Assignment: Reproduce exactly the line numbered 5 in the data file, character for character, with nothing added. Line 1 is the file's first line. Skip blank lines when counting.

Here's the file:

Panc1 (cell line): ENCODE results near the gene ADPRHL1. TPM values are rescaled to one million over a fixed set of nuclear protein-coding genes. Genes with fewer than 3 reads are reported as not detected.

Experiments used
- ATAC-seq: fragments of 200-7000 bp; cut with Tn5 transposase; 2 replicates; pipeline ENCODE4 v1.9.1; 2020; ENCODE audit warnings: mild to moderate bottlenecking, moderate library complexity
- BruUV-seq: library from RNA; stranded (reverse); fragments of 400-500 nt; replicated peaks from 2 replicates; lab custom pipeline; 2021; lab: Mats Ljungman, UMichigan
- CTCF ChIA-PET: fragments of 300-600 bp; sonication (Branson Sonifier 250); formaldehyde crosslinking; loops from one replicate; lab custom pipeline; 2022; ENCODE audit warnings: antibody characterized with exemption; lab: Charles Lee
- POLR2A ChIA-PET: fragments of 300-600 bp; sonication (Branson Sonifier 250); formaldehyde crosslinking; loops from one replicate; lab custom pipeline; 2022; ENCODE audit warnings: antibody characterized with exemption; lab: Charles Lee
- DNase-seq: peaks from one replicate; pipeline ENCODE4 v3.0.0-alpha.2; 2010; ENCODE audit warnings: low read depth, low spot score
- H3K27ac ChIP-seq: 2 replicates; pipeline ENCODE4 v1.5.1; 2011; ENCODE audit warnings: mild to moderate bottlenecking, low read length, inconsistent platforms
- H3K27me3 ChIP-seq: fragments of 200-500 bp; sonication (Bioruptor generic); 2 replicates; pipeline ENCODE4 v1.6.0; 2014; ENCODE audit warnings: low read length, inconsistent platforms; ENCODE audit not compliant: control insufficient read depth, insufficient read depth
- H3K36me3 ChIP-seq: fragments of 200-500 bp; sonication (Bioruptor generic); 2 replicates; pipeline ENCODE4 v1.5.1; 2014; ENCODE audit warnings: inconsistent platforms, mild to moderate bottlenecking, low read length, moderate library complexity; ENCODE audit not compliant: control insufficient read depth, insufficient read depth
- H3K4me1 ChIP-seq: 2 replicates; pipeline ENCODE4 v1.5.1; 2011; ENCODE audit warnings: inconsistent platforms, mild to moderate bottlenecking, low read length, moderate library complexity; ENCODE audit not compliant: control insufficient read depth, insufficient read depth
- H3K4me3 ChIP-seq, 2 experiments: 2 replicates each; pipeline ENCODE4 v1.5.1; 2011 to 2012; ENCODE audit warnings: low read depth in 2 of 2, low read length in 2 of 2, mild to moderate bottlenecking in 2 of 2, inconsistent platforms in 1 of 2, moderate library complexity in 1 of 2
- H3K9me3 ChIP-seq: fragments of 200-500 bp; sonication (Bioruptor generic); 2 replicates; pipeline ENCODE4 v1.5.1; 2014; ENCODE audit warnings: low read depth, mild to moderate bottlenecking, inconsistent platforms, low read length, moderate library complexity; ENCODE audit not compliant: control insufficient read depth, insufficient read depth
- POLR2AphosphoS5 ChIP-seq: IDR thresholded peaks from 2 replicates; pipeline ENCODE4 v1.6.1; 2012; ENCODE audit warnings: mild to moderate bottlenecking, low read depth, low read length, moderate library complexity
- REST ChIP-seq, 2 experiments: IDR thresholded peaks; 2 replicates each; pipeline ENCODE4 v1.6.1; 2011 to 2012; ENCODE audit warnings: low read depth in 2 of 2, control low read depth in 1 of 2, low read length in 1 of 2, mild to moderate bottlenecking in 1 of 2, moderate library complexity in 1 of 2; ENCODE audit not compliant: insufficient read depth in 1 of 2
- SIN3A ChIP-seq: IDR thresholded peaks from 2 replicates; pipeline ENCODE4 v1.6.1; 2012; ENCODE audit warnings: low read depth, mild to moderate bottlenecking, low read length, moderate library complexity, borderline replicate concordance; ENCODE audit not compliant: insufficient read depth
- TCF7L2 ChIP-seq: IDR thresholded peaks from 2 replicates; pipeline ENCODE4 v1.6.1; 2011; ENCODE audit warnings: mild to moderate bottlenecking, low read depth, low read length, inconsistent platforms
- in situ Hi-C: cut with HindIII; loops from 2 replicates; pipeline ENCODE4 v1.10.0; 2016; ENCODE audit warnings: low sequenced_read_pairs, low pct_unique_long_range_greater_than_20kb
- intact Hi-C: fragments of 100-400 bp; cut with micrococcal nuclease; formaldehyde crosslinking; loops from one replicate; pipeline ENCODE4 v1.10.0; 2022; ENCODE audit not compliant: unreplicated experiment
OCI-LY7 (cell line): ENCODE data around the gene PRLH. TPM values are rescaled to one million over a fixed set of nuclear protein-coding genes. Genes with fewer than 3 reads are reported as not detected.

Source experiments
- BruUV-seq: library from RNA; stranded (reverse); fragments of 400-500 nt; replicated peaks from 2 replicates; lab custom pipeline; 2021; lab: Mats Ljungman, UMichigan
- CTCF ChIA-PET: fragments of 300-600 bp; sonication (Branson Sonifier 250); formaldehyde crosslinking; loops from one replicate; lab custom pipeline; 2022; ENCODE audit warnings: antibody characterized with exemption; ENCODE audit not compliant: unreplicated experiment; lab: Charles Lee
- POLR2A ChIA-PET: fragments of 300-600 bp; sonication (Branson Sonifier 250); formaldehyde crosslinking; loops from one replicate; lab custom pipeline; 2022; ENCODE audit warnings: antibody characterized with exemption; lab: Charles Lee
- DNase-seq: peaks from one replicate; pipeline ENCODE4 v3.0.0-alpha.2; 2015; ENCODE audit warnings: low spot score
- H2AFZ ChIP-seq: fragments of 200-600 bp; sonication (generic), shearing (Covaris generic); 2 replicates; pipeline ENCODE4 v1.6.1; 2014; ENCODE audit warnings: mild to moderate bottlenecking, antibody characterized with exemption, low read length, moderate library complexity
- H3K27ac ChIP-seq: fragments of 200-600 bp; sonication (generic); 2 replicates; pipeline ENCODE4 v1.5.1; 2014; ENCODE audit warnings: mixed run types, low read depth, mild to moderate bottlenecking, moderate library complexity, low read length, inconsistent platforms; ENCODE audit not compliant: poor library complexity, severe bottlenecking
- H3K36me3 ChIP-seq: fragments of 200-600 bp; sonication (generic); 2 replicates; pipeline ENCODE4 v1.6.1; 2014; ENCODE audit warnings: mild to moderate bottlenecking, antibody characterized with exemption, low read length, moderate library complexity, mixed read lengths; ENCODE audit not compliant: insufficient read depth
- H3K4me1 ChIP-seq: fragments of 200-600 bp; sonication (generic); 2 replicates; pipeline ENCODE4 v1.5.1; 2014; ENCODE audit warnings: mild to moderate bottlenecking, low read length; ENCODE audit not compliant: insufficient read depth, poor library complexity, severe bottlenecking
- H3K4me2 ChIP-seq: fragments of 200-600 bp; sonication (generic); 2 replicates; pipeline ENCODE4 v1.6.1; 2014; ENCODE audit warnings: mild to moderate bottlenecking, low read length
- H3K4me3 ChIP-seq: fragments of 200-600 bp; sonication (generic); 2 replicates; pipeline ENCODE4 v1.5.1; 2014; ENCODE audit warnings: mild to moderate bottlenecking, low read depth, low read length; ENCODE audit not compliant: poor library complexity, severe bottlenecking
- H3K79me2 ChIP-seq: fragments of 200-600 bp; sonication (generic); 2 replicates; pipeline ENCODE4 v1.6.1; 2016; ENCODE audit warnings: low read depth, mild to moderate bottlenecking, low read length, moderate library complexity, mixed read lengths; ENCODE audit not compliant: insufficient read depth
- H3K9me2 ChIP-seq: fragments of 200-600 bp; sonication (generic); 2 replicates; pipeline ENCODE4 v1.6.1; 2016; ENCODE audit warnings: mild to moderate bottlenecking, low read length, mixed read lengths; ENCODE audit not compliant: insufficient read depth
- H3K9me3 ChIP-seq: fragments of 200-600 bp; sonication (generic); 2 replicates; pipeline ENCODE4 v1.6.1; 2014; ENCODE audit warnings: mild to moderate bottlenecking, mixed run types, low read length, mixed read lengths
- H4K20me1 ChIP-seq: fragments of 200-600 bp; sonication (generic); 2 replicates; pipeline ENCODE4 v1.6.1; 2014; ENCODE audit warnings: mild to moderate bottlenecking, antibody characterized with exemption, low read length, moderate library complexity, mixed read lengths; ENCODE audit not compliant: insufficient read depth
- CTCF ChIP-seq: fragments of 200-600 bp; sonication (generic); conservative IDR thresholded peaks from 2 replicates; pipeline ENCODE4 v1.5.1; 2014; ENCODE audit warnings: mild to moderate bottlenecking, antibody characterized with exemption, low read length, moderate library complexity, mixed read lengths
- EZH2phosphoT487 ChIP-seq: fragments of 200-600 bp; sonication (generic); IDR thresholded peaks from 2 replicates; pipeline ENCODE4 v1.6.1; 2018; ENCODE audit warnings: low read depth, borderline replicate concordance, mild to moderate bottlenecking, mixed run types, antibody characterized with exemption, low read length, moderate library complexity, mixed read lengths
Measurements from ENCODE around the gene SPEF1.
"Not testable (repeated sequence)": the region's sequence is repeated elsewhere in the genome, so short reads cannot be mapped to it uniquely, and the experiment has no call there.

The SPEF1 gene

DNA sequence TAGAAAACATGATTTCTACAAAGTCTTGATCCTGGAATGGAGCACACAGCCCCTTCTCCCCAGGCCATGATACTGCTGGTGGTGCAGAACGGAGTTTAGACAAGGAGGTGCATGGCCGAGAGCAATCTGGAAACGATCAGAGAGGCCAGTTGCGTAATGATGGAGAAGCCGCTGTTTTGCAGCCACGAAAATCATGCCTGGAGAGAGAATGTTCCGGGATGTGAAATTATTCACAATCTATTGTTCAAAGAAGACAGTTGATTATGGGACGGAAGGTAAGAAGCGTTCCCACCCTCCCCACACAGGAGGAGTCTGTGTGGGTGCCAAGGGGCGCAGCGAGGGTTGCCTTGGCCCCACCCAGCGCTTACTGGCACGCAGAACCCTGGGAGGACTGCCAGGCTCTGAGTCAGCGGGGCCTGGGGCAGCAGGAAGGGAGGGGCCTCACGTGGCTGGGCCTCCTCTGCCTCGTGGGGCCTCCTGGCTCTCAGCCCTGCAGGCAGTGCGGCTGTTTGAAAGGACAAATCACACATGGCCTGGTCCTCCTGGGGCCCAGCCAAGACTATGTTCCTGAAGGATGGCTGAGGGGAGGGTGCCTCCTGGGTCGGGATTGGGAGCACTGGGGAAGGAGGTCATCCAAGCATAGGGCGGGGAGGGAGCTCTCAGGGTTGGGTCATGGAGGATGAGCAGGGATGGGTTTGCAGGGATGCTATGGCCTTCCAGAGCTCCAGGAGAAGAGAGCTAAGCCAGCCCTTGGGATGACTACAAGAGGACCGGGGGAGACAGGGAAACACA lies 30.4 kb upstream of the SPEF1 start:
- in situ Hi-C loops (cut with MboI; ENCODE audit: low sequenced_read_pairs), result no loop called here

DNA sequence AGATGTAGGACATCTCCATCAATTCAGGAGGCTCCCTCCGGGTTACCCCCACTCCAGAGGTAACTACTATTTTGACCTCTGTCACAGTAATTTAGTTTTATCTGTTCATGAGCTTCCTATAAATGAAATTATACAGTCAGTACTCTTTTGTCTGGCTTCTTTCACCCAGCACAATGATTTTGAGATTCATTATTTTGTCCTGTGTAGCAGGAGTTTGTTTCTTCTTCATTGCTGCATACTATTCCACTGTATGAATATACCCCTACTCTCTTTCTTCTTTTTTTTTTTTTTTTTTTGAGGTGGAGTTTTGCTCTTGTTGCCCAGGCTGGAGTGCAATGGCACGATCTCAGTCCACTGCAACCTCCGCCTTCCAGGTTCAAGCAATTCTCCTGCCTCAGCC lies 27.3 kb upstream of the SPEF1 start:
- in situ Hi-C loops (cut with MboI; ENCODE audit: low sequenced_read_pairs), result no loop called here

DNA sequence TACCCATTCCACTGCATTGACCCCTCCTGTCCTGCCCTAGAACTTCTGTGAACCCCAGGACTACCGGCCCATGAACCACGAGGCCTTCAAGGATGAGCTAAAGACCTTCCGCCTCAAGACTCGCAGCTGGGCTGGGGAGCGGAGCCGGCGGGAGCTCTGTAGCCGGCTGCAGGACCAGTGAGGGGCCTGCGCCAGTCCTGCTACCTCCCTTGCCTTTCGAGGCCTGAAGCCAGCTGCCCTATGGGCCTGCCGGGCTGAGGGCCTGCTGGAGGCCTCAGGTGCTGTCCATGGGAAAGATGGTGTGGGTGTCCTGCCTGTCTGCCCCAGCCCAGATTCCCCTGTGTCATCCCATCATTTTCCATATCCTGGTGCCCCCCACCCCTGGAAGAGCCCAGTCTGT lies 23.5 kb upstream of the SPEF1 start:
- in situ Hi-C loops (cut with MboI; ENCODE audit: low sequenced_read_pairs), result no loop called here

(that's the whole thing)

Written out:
- CTCF ChIA-PET: fragments of 300-600 bp; sonication (Branson Sonifier 250); formaldehyde crosslinking; loops from one replicate; lab custom pipeline; 2022; ENCODE audit warnings: antibody characterized with exemption; lab: Charles Lee